Sunday, November 18, 2007

Omega-3 Fatty Acids - Do you need them?

You may have heard that omega-3's are important in treating heart disease, but the list of other ailments that benefit from a diet rich in omega-3's is staggering.

In populations where omega-3's are naturally high in the diet (the Mediterrenean and the Inuit Eskimos) the HDL (good) cholesterol levels are high and LDL levels are much lower. Triglycerides are also lower. Sources of omega-3's in these populations include olives, olive oil, fatty fish, and walnuts.

High blood pressure responds well to omega-3's in clinical studies.

Omega-3 fatty acids from fish oil can help lower tryglycerides and apoproteins(markers of diabetis) so diabetics may benefit from taking fish oil supplements.

Clinical studies suggest that overweight people who follow a weight loss program that includes exercise tend to have better control of blood sugar and cholesterol when their diet includes omega-3's.

Several studies have found that omega-3's reduce tenderness in joints, decrease morning stiffness, and allow for a reduction in the amount of medication needed for people with rheumatoid arthritis. Further studies show marked improvement for other inflammatory diseases such as osteoarthritis, inflammatory bowel disease (IBS) and painful menstruation. In addition, the inflammatory symptoms of Crohn's disease and ulcerative colitis (IBD) are reduced when omega-3's are added to the diet.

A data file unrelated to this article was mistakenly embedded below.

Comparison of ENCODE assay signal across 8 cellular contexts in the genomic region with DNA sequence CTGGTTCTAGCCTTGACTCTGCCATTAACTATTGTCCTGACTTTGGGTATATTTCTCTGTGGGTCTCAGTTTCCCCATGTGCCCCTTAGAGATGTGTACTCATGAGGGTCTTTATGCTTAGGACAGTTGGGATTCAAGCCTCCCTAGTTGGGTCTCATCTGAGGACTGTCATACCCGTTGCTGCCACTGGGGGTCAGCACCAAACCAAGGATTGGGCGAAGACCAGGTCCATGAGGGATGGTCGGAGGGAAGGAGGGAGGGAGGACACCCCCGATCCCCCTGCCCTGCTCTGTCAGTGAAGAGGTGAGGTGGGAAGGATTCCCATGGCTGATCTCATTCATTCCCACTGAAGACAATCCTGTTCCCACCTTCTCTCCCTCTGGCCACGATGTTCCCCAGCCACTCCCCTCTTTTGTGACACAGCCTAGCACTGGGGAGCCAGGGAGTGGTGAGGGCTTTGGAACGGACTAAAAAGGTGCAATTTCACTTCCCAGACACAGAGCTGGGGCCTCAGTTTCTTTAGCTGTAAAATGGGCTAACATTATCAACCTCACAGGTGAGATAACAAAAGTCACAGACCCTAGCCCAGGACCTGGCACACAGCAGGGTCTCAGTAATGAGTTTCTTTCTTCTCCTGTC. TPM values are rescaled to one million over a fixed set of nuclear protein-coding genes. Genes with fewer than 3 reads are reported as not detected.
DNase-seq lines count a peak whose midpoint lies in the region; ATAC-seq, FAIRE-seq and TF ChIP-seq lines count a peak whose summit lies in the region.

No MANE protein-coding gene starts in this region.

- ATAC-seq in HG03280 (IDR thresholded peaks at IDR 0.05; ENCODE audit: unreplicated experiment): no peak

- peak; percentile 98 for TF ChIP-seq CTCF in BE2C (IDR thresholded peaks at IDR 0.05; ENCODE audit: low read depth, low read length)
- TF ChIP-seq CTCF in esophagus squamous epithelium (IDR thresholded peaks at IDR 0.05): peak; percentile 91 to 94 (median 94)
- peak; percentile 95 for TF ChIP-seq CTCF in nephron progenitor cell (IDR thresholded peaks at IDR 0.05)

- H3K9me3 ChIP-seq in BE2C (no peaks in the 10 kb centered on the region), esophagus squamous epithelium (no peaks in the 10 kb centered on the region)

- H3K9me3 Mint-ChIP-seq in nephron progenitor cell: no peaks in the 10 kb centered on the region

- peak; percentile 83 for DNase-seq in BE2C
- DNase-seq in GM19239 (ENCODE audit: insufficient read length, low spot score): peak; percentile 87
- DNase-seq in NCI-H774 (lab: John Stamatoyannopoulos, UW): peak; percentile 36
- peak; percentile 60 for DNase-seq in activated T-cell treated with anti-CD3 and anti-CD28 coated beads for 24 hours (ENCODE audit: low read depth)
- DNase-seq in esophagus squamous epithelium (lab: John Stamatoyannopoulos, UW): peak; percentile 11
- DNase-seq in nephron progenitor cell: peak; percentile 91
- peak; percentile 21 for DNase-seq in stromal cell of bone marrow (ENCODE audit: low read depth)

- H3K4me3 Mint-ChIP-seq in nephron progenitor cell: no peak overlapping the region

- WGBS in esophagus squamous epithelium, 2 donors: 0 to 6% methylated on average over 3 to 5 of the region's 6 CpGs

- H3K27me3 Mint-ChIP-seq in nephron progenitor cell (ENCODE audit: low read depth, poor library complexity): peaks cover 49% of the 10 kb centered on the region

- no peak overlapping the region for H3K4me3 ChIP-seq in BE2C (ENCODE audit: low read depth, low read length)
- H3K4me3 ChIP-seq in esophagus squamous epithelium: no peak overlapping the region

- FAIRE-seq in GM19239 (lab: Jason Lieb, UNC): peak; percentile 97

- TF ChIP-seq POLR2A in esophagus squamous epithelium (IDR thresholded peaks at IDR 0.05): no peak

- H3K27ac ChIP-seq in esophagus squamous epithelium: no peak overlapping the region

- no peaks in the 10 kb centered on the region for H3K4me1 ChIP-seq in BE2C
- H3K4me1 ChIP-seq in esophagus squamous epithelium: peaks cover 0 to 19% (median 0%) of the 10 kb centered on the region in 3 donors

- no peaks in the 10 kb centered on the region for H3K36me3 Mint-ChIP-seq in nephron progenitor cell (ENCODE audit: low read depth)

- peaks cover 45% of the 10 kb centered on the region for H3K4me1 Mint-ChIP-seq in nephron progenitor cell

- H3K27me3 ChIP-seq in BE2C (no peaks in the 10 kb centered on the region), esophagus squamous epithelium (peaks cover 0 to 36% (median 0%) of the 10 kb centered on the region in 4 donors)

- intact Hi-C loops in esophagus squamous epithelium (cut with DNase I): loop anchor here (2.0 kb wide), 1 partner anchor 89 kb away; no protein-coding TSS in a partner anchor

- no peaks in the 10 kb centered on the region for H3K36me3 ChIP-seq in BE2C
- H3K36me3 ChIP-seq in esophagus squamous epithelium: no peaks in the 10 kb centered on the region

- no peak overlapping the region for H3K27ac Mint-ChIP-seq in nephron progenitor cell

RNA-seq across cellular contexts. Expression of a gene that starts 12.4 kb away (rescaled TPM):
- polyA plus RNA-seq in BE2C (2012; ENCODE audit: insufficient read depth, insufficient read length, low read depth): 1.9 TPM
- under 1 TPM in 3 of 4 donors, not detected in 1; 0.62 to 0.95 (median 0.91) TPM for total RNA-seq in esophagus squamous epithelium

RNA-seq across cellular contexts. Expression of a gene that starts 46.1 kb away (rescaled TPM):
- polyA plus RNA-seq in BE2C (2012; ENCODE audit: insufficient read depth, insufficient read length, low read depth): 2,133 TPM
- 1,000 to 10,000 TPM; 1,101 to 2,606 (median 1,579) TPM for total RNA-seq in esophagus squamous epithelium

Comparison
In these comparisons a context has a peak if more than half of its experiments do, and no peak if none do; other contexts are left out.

In a study of women over 65 with osteoporosis, those given omega-3 supplements showed less bone loss over a 3 year period than the control group. Many also experienced an increase in bone density.

Omega-3's also help nerve cells communicate with each other which is essential for maintaining good mental health. Low levels of omega-3's can lead to feelings of depression and hostility.
Low fatty acid levels are also found in people with eating disorders.

Fatty acids are critical in the healing process for burn victims to reduce inflammation and promote wound healing. Skin disorders that are helped by taking omegas include psoriasis and acne - especially when flax seed is the source. Omega-3's also help protect the skin from UV damage.

Asthma sufferers also noted a marked improvement when they added omega 3's to their diet. The anti-inflammatory properties work here as well.

Hot flashes and increased sweating were reduced in women with the highest levels of omega 3's in a study of 200 Danish women.

Consuming significant amounts of foods rich in omega 3 fatty acids appears to reduce the risk of colorectal cancer. Low levels of omega 3 in the body is a marker for an increased risk of colon cancer.

The risk of dying from breast cancer may be significantly less for those who eat large quantities of omega-3 from fish and brown kelp seaweed (common in Japan). More research is being done on this valuable finding.

Clinical studies suggest that a low fat diet high in omega-3 fatty acids may help prevent prostate cancer. Again more studies need to be done.

Preliminary research suggests that omega-3 fatty acids may help protect against autism, ulcers, migraine headaches, preterm labor, emphysema, psoriasis, glaucoma, Lyme disease, systemic lupus, irregular hear beats, multiple sclerosis and panic attacks. Omega-3 fatty acids may also help reduce stress and the effects it has on the body. Exciting research is being done in this area.

So - you know you need it - right? Don't wait. Life is no fun if you don't have your health.

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